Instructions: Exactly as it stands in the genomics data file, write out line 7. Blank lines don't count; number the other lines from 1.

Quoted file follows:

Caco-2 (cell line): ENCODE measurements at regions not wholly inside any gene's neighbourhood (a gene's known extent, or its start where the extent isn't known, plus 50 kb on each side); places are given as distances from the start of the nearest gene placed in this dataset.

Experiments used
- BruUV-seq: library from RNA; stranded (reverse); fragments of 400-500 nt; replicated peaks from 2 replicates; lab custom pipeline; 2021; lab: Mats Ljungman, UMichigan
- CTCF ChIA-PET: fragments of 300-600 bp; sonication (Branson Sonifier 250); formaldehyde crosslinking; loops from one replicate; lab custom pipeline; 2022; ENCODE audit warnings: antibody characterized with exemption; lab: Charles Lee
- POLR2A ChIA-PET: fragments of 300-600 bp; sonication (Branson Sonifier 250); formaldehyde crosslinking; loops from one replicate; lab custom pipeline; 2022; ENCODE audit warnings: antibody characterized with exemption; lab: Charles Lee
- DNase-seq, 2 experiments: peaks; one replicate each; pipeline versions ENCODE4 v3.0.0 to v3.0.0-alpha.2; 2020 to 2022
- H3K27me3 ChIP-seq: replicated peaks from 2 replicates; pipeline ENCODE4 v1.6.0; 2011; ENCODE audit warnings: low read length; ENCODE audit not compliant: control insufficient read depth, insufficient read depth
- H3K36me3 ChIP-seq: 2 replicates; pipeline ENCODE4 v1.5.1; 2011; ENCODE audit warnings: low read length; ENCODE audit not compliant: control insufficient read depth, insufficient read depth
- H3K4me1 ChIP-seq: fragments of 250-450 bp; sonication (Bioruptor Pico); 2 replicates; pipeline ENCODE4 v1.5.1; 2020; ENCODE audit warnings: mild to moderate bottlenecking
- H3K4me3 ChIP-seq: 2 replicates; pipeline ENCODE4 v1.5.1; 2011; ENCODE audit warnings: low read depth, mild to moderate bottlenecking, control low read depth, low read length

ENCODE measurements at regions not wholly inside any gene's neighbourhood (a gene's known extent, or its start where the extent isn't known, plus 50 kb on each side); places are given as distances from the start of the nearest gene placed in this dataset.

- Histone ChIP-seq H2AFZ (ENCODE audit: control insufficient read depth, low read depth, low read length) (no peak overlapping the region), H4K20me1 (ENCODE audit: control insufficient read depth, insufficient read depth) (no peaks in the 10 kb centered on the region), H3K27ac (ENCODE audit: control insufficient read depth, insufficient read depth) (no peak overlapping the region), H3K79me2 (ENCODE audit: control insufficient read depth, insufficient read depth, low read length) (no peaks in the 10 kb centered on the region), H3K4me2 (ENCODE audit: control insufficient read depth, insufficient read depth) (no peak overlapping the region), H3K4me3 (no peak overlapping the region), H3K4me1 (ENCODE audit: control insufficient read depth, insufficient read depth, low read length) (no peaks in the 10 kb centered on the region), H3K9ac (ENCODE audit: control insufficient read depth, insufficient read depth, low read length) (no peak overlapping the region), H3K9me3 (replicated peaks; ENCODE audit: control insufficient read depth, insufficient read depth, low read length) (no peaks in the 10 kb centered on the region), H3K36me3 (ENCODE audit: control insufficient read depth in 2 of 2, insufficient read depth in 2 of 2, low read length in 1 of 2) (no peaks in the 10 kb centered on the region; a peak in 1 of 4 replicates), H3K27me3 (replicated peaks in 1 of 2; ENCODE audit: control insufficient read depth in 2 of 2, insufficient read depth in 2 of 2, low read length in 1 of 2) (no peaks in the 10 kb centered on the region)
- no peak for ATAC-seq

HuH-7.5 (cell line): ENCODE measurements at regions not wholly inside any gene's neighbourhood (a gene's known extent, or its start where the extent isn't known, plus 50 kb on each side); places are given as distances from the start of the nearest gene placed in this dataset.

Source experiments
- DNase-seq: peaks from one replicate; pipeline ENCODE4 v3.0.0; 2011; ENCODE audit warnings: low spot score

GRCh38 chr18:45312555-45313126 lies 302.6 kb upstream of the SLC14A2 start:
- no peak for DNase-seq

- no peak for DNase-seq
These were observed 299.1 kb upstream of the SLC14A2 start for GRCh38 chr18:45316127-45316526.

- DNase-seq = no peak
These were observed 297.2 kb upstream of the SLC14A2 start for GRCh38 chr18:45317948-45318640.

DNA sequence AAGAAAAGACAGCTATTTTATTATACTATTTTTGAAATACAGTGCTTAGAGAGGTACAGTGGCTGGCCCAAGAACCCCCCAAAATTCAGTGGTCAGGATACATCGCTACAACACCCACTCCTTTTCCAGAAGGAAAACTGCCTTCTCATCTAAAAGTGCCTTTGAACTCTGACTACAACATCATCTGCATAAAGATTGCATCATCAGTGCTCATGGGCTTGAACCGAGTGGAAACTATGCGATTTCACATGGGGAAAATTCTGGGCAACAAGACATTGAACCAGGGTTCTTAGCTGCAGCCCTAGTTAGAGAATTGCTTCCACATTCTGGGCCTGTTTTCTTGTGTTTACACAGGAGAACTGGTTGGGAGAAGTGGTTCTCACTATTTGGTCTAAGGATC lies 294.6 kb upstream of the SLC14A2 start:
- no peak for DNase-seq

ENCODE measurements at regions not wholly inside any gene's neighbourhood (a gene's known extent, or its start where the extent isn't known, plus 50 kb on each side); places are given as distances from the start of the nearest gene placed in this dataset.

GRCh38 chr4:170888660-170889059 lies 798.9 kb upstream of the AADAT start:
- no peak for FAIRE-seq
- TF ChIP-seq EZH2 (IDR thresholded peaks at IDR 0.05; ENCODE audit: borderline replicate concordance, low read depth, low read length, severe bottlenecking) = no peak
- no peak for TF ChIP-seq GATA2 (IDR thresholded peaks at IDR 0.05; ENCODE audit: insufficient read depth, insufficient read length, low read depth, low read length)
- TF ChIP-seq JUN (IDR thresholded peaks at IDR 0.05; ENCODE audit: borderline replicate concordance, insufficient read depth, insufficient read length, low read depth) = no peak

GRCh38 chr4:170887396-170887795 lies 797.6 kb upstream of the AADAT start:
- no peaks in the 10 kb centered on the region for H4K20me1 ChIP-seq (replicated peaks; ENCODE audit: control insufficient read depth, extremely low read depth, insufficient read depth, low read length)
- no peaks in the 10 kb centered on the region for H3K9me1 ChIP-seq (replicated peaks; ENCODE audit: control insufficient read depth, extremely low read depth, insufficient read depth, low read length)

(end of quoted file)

- H3K27me3 ChIP-seq: replicated peaks from 2 replicates; pipeline ENCODE4 v1.6.0; 2011; ENCODE audit warnings: low read length; ENCODE audit not compliant: control insufficient read depth, insufficient read depth